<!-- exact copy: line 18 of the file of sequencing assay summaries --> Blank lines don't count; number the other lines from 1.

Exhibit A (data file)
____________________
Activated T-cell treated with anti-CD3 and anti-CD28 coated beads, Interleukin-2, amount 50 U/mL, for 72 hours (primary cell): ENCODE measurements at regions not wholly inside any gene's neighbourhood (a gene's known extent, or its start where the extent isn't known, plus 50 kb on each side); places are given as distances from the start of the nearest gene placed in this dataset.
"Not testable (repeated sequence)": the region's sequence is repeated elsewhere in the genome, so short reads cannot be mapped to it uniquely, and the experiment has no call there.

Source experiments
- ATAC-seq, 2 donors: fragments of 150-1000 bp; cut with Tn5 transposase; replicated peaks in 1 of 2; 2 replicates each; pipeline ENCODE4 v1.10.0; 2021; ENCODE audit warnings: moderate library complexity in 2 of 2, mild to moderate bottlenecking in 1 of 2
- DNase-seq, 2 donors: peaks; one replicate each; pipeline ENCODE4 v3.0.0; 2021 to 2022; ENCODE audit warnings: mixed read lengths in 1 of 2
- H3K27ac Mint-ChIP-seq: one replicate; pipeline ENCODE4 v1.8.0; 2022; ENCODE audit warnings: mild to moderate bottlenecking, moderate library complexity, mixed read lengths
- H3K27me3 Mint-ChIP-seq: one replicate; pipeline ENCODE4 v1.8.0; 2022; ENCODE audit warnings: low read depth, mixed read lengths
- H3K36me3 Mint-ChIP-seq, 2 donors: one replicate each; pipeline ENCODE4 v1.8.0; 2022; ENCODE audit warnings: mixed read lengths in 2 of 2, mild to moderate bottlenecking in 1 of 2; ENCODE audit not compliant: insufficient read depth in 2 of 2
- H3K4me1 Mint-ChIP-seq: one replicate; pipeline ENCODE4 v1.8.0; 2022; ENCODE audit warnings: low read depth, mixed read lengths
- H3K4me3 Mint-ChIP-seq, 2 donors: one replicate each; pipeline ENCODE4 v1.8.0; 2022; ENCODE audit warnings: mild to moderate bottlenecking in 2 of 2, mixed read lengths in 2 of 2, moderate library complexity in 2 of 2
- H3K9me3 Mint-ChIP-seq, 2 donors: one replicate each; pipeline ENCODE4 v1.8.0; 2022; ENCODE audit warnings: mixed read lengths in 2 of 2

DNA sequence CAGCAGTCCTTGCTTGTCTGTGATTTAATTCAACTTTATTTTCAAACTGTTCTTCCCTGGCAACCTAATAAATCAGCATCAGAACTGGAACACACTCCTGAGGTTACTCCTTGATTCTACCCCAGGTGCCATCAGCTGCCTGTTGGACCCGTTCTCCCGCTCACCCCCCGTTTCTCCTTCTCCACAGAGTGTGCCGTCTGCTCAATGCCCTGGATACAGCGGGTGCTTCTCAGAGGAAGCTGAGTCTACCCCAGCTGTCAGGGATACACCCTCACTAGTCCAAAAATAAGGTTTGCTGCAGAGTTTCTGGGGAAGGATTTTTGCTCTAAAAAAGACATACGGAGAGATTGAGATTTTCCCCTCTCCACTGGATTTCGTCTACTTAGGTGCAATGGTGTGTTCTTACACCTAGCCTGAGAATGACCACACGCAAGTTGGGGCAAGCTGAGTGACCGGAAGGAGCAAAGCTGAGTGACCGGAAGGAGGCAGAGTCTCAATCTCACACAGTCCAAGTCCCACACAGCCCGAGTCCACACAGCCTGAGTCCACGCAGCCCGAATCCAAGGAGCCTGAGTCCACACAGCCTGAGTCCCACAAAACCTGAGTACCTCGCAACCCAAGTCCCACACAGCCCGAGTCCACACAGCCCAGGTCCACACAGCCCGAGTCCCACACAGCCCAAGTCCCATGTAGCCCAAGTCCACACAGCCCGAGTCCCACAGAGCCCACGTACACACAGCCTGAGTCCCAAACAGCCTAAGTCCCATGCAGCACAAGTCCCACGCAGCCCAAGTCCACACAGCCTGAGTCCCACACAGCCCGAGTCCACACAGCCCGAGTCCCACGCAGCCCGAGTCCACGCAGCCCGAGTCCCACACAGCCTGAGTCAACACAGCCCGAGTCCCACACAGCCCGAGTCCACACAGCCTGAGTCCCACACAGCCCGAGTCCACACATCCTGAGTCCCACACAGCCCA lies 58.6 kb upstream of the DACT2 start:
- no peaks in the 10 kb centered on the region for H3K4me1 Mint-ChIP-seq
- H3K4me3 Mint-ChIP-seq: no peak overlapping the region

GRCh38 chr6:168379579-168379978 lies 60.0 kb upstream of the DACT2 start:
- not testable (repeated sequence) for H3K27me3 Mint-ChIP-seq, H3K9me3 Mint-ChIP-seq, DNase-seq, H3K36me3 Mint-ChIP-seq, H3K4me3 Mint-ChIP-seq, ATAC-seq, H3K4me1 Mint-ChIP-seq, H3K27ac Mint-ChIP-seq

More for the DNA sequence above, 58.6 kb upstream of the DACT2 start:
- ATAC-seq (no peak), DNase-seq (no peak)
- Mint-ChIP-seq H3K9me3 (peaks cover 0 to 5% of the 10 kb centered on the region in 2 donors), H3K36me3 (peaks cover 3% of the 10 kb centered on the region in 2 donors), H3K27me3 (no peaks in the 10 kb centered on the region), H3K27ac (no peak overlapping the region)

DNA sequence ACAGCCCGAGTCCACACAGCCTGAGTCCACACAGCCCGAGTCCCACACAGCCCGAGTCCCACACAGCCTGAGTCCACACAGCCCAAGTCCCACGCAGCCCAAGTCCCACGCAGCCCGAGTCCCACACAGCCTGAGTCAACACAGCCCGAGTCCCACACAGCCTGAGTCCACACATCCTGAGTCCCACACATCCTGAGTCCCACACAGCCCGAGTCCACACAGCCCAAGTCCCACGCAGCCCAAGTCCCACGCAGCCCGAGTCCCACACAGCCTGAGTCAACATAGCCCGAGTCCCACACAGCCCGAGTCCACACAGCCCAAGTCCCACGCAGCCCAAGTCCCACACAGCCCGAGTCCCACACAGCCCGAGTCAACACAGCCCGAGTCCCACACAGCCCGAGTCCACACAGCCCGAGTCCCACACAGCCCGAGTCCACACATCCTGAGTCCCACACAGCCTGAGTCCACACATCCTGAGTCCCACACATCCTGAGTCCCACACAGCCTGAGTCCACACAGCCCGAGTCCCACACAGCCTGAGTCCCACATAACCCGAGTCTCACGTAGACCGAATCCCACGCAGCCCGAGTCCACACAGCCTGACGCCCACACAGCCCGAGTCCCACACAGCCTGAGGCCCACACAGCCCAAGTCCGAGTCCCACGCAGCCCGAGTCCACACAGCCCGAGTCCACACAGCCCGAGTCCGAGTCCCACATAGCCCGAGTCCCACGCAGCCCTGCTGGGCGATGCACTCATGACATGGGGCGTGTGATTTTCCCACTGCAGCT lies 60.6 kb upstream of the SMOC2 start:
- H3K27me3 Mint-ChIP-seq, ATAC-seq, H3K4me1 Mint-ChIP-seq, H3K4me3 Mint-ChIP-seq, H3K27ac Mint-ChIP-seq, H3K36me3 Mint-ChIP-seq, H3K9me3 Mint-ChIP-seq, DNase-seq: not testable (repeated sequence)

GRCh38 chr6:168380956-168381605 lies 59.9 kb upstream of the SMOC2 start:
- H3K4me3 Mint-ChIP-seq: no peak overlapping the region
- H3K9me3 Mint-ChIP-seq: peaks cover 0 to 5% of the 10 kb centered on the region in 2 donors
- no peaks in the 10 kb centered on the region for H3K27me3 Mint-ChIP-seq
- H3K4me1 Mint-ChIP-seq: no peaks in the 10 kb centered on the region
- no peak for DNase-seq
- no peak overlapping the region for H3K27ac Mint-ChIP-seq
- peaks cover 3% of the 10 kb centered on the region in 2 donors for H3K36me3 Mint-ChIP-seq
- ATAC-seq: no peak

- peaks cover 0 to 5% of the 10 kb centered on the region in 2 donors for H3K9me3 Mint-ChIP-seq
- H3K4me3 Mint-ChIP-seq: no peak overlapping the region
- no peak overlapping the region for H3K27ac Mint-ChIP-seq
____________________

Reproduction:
- ATAC-seq (no peak), DNase-seq (no peak)